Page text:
My name is Michael Benton Weddington, and I am a native of Charlotte, North Carolina. As an artist and as a human being, I am convinced of the importance of constant introspection, inquiry, and rebirth. I seek to understand the lines that define our culture's dualities and to test my hand at blending, breaking, or otherwise lampooning these stifling boundaries.
I am a trained painter and multimedia sculptor, and I also enjoy writing fiction, poetry, and music. In 2015, I graduated from UNC Asheville with a BA in Literature and a minor in art. I came to my love of sculpture late in my art career, but I have ravenously worked at it ever since. I believe that success in art or any pursuit is contingent upon both individual hard work and community support.
During and since college, I worked as a fine dining cook, a tutor, an apprentice to a General Contractor doing carpentry, tile, painting, and other general construction and remodeling work. I believe these pursuits parallel my passion as a fine artist, as they are practical means of taking my classroom skills out into the community.
Since completing my Bachelor’s degree, I have spent my time working and creating sculpture, painting, and poetry, and conducting independent studies via several online open-source education portals as well as several courses at Asheville-Buncombe Technical Institute. I believe that continuous learning and a rigorous work ethic go hand-in-hand in the pursuit of a well-rounded and fulfilling life and that the production and consumption of art in any form are not exceptions.
Throughout the course of my Literature studies, I developed a deep respect for the power of rhetoric, and I believe strongly that an understanding of the techniques of textual analysis bolsters one’s ability to evaluate and respond to real-life situations. When I came to sculpture late in my undergraduate studies, I began to apply this critical gaze to my creative work as I nurtured my new passion for making in the studios of my alma mater. I also believe in the narrative power of static works of art.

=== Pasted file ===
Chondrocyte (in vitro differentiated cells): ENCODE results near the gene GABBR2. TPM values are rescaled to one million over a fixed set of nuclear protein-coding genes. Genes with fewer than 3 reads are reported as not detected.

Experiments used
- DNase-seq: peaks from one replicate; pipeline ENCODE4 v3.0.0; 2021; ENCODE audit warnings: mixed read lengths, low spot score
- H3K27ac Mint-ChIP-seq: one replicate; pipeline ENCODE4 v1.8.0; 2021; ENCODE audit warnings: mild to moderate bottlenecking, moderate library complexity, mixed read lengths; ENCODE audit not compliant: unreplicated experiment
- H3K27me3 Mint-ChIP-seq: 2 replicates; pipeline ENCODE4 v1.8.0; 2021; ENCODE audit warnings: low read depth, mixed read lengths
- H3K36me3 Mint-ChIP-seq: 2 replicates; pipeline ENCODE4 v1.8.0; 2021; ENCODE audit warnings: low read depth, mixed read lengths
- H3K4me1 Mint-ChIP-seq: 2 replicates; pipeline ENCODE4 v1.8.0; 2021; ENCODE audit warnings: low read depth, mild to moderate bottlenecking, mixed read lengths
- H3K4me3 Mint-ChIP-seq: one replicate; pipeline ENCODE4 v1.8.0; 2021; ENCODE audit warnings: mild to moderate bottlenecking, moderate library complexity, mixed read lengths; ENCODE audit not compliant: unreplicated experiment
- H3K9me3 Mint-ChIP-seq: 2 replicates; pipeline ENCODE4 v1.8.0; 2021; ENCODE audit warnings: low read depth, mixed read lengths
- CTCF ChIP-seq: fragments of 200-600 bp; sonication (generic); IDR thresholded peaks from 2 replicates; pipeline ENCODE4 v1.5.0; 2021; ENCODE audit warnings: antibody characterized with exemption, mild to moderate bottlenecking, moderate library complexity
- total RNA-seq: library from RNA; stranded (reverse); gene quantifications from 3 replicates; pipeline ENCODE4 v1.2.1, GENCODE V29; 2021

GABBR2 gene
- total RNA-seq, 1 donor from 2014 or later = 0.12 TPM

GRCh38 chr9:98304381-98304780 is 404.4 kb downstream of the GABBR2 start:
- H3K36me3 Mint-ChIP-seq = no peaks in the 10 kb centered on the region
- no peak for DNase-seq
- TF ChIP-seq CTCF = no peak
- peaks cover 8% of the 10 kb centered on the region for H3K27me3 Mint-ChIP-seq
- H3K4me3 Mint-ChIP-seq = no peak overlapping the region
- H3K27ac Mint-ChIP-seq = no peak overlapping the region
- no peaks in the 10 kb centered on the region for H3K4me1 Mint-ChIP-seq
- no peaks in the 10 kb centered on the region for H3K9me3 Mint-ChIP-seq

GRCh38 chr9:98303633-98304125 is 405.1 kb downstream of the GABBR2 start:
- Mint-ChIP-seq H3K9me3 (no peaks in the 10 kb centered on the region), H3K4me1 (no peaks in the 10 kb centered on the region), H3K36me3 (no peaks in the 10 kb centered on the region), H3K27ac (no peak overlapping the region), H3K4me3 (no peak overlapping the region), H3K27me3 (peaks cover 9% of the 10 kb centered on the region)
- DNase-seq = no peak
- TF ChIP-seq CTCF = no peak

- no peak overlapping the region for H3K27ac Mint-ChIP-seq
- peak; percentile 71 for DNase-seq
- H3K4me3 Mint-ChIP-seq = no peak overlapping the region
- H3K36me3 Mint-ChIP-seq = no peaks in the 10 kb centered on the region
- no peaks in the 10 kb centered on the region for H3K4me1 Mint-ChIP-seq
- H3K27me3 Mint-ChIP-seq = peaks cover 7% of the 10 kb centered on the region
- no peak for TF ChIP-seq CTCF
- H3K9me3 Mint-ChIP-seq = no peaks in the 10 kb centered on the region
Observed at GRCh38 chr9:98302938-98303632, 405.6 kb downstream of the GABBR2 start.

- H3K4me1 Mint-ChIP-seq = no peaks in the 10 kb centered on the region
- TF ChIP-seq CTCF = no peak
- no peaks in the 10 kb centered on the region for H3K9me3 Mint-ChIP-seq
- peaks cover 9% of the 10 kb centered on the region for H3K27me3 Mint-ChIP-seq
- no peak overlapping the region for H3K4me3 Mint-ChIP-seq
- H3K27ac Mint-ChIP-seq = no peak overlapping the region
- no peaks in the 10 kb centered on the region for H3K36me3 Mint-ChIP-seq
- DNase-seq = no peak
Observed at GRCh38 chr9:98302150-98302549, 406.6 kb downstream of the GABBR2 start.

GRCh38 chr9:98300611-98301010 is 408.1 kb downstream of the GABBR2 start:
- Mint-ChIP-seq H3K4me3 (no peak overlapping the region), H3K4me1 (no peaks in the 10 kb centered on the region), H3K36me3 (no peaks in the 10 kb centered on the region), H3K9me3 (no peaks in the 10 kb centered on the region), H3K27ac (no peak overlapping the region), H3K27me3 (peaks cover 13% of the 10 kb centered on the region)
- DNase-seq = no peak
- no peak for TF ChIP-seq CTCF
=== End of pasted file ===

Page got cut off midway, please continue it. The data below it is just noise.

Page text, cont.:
In my most recent work I use wood, metal, plaster and found objects to create 3D forms and compositions that are often abstract or symbolic rather than representative. I also practice drawing, oil painting, and digital photo manipulation. I strive, in any medium, to create striking visual compositions and pose difficult questions simultaneously.
One of my principal inspirations for pushing further into my sculpture practice is the work of the late Chris Burden. His sculptures and installation work in particular pushes boundaries in material as well as social critique. I also admire the extreme nature of the artist’s vision and his ability to make his wild ideas into reality. Works like Burden’s massive kinetic piece Metropolis II showed me the artist’s power to not only to tackle challenging problems of design and color, but to face down pressing issues in engineering and architecture that will determine the future of cities and social life. When Chris Burden’s death occurred at the tail-end of my studies at UNCA, it caused me to reevaluate the artist’s role in society and reaffirmed my commitment to making.
Influenced by Burden’s work, Daan Roosegaarde’s Smog Free Tower, my personal experience with the 2015 Mechatronics and Sculputure Collaboration at UNCA, and my own interest in the fantastic and science-fictional, I have branched into a realm somewhat beyond sculpture. In addition to my more traditional work, I have been working steadily on several other projects designed to benefit both the arts and society. My main concerns in this aspect of my work involve urban lighting, accessibility, housing, and, like Burden, public transportation. I believe that the creative power of art can beget the serendipity of invention and any distinction between the two is as a result of our culture’s limited scope of the importance of inquisitive creation.